Aby Itunuoluwa Adebo
The U.S military has launched air strikes against pro-Assad troops in Syria after they ignored several warnings from both coalition and Russian forces, Thursday.
A Pentagon official said the Syrian forces, were close to the Jordanian border and posed a threat to coalition partners on the ground. They were repeatedly ordered to stop advancing toward a de-escalation zone, but ignored the warning.
According to Fox News, a U.S defense official said “The coalition commander assessed the threat and after shows of force didn’t stop the regime forces and those forces refused to move out of the deconfliction zone, the commander on the ground called for the air strike as a matter of force protection.”
The Associated Press also reported another military official saying it appeared the Syrian forces were ready to attack an area that included U.S advisers.
“They were building a fighting position” about 55 kilometers from a U.S.-coalition base close to At Tanf, where advisers train members of the Syrian Democratic Forces and Syrian Arab Coalition, the second official said.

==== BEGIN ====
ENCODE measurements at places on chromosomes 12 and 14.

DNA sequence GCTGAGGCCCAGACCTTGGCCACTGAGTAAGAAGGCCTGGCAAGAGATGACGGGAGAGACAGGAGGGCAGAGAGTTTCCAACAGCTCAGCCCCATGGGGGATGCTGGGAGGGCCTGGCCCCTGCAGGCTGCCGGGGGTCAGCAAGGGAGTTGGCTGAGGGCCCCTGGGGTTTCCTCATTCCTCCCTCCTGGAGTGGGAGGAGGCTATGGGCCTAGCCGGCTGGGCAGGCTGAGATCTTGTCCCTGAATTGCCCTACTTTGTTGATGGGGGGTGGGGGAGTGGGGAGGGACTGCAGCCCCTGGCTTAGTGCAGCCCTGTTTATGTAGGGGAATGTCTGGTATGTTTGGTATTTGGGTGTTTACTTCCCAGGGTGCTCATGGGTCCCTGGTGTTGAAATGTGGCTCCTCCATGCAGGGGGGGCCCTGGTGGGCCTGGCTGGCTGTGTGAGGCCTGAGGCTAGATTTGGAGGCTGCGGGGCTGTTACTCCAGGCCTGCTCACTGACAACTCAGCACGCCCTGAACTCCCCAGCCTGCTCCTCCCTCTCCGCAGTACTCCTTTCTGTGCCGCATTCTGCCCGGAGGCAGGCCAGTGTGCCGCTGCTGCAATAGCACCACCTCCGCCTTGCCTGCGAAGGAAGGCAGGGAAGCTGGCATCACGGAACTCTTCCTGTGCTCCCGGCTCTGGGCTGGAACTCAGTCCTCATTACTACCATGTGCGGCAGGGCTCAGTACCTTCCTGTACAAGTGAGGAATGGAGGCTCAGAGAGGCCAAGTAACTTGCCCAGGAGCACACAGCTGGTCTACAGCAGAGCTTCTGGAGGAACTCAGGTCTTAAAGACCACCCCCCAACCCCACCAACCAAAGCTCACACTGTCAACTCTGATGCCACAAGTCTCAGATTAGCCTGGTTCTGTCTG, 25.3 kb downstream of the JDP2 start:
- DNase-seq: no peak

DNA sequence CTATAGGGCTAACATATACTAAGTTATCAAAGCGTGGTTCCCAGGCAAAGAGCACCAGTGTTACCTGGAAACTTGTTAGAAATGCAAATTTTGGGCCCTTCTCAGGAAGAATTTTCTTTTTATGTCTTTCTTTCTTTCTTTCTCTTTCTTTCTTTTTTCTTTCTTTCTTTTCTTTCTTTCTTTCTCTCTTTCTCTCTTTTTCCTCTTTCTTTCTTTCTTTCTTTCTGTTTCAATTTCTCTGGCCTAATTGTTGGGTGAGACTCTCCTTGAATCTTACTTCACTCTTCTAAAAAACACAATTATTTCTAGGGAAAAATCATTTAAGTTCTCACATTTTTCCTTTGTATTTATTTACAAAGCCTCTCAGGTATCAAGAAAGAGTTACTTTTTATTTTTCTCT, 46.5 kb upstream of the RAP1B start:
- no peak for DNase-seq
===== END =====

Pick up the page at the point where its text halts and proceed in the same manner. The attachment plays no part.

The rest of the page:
Jame Mattis the U. S Defense Secretary addressed the strikes briefly, during a meeting with Swedish Defense minister Peter Hultqvist, Thursday
Mattis said “We’re not increasing our role in the Syrian civil war but we will defend our troops, and that is a coalition element made up of more than just U.S. troops, and so we’ll defend ourselves, if people take aggressive steps against us, and that’s been a going in, a policy of ours for a long time.”
Both the U.S. and Russia, which is allied with the pro-Assad forces, have established buffer zones around their separate areas of operation to avoid collateral damage. Each side has agreed to notify the other if forces are deployed
within the buffer zones.
In this case, an official told The Associated Press, Russia tried multiple times to contact the Syrian forces. It was at that point that U.S. and coalition jets escalated their warnings.
The Pentagon official also said the attack on forces does not reflect an escalation, and that the policy remains unchanged.